Canine Nation - Articles About Dog Training
Eric Brad inspires readers to change the way we relate to our dogs through modern training methods based on behavioural science and rewards, not punishment.
Watching the recent Summer Olympics was one of those guilty pleasures for me. Sneaking off to catch a look at kayaking or track and field is something I only get a chance to do once every four years. It’s inspiring to see the best athletes in the world competing in their chosen sports, win or lose. To develop skills to a high enough level to compete at the Olympic Games is more than most of us can hope to achieve. But strip away the human drama and the athlete’s story and what you have left is learned behaviour whether it is sprinting, paddling a kayak, or performing the high jump.
It was, perhaps, the longest 10 minutes I can remember. Certainly my older dog Tiramisu didn’t seem to mind. But I had to seriously consider what was going on in the head of my 14 month old Belgian Shepherd Rizzo. After asking him to “Sit!”, there I stood, a full 10 minutes later, still waiting for his butt to hit the ground.
Behavioural Science has been around for a long time. Studies of behaviour and learning in animals date back to Edward Thorndike in the late 1800′s. And yet, even with a tremendous body of research behind it, there is still fierce criticism of both Classical and Operant Conditioning. The major criticism of the Behaviourist approach is that it seems to remove “free will” from the equation. The suggestion that behaviour can be manipulated through reinforcement and punishment seems to upset many people.
Let’s say you have a killer whale in your backyard. You would need a big tank for sure. Actually, you would probably need more than one. After all, how are you going to clean the tank with a killer whale in it? Ok, so you have your two big tanks and your pet killer whale and it’s time to clean one of his tanks. How are you going to get a 9 ton sea mammal out of one tank and into another? If this sounds like a ridiculous problem, it’s not. Zoos and marine animal parks deal with problems like this every day.
On a whim, we pulled into a parking lot on a Thursday evening. The sign out front said that dog training classes were being offered. As a dog lover and self-described training geek, I’m always curious to see how people run their classes. We slipped in quietly at the back, interested to see how dog owners were being taught to work with their dogs. I was disappointed but not surprised to see that on instructor’s table next to the flat and Martingale collars were also a choke chain and a prong collar. It looked like this wasn’t one of the more progressive training groups. Then the insistent barking off to one side caught my attention.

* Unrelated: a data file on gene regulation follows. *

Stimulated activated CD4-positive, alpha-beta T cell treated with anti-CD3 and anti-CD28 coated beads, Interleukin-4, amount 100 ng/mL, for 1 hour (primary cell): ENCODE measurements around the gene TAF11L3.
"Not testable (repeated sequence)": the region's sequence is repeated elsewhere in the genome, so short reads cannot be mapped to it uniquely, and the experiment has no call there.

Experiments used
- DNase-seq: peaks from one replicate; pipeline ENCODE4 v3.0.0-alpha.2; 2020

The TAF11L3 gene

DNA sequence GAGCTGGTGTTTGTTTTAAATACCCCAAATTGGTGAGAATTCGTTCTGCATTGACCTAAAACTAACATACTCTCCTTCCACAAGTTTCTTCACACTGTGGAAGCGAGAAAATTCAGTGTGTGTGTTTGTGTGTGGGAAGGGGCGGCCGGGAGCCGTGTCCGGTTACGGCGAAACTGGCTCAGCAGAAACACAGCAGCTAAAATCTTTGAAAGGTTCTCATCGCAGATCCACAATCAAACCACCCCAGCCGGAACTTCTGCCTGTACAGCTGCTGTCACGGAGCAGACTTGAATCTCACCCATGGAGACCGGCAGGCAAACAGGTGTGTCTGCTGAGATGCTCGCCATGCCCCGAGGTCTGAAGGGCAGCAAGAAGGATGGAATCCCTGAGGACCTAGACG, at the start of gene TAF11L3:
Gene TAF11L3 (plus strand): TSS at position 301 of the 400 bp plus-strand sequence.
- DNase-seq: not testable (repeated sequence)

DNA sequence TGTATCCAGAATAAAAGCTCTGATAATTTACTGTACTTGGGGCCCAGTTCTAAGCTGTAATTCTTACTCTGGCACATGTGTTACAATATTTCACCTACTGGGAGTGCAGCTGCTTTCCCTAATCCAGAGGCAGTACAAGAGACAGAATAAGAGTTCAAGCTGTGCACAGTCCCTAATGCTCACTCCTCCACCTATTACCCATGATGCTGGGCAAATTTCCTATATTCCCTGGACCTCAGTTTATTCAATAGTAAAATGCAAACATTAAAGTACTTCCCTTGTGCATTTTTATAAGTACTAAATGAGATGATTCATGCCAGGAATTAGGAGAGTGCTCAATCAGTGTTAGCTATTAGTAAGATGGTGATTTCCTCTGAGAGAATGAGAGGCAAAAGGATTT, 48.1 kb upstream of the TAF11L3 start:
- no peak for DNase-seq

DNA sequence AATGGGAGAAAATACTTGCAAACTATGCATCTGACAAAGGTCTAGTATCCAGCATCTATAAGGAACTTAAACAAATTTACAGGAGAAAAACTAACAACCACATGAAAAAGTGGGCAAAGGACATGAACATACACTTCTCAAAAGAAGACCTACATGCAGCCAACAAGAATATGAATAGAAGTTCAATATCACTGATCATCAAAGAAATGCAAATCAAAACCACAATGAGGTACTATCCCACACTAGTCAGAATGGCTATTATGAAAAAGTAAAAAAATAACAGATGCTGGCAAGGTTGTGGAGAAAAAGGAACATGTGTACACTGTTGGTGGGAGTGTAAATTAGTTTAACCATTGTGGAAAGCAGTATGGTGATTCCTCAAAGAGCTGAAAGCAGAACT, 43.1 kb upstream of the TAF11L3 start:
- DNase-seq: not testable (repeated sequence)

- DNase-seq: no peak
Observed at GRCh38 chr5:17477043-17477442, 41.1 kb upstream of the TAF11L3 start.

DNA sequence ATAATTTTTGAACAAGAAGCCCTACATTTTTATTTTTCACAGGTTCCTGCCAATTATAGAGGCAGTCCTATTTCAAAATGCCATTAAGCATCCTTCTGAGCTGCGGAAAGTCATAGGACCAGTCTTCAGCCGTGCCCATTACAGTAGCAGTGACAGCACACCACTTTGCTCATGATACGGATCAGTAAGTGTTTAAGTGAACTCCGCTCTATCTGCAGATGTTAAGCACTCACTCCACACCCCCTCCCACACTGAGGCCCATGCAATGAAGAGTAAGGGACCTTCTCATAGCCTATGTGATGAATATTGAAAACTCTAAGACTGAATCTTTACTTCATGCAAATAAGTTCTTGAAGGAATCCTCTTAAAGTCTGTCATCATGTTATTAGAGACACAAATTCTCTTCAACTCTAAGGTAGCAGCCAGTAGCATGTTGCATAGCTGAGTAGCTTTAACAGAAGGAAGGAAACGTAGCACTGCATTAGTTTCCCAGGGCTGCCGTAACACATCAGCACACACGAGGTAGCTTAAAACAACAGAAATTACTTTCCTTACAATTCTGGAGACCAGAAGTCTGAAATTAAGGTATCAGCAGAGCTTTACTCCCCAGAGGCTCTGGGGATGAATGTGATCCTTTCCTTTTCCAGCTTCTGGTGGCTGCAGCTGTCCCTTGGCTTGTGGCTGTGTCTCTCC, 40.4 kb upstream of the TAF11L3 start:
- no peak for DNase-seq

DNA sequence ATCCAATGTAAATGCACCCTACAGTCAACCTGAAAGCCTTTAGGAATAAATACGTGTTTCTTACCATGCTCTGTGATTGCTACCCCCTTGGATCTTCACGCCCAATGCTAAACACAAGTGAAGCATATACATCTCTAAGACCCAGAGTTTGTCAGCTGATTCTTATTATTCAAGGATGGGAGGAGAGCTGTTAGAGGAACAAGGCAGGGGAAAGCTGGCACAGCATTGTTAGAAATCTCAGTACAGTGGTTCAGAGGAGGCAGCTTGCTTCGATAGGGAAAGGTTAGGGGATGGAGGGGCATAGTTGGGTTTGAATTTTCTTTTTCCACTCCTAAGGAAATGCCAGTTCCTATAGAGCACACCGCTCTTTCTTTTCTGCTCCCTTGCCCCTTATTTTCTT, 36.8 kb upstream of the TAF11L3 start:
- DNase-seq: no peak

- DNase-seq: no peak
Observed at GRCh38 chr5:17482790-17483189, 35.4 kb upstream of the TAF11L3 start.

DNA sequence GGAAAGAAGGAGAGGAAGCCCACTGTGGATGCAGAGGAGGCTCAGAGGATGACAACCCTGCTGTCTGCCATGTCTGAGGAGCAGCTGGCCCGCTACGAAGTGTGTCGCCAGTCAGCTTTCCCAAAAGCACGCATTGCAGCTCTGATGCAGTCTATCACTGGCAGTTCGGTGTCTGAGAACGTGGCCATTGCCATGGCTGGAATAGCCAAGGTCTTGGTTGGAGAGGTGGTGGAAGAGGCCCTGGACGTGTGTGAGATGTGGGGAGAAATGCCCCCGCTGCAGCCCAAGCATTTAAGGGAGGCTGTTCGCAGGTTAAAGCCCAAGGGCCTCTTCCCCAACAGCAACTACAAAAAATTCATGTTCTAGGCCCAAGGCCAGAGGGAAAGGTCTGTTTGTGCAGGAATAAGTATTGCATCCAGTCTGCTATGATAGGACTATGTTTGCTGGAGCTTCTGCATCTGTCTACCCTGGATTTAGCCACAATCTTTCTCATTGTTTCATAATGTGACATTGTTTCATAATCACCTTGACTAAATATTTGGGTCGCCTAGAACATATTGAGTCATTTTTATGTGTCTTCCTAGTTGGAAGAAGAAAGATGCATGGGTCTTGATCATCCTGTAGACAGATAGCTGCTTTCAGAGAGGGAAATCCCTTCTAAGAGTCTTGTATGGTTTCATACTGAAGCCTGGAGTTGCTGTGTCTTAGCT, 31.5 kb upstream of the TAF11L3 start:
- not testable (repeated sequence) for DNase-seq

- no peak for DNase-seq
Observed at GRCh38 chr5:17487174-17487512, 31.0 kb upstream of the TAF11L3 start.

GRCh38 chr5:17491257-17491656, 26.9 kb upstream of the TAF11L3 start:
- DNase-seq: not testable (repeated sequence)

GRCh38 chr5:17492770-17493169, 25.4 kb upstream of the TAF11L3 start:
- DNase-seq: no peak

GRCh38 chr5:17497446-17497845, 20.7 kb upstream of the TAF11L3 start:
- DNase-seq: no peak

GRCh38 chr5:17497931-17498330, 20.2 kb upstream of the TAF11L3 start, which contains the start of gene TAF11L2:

I had the pleasure of spending a bit of time at my sister’s home recently. Like me, she is a dog lover. She has two boisterous boys named Harley and Rocky. Rocky is a small, Jack Russell sized mixed breed and is just the most social dog ever. When we arrived, we were greeted with the customary excited barking and Harley quickly retired to his toys and his dog bed. Rocky, on the other hand, wanted my attention. He wanted it now, now, NOW! He let me know this by jumping up toward me with his tail wagging so hard that he could barely keep his feet on the floor.
“There is no such thing as a free lunch.” Or so the saying goes. But is it possible that some dogs get a “free lunch”? Is there really a something-for-nothing deal out there for dogs? When we were making our change over to positive, science based training, we were directed to a program called “Nothing In Life Is Free” (NILIF) on the Internet. On the face of it, the program looks like an excellent method of teaching dog owners about the value of being consistent in their criteria and to provide clear contingencies for their dogs’ behaviour. But is it really?
Having arrived in 2012, an era projected in science fiction movies decades ago, I find myself both amazed and shocked by turns at what has actually come to pass. In an era where managing my diabetes no longer means an early death and the Internet puts with worlds knowledge at my fingertips, people still believe that aggressive behaviour in dogs is breed specific and that electronic shock collars are a good idea to manage a dog’s behaviour.
Is your dog smart? I know both my dogs are. I think if you ask any dog owner, they would have dozens of stories to show how clever their canine companions can be. Our dogs seem to have some pretty amazing abilities from being able to work out how to steal an appetizer from the table while we’re not looking to knowing when it’s time to for dinner even before we do. And that’s just the stuff they pick up on their own.
After making our change to positive training, my wife and I decided on a new motto for ourselves. “Each dog better than the last.” Before we moved to training our dogs with behavioural science and positive methods, our approach consisted mostly of trying to keep unwanted behaviours in check and get a standard set of behaviours in place. We didn’t really have much more of a goal that just a dog that didn’t disrupt things too much and provided us good companionship.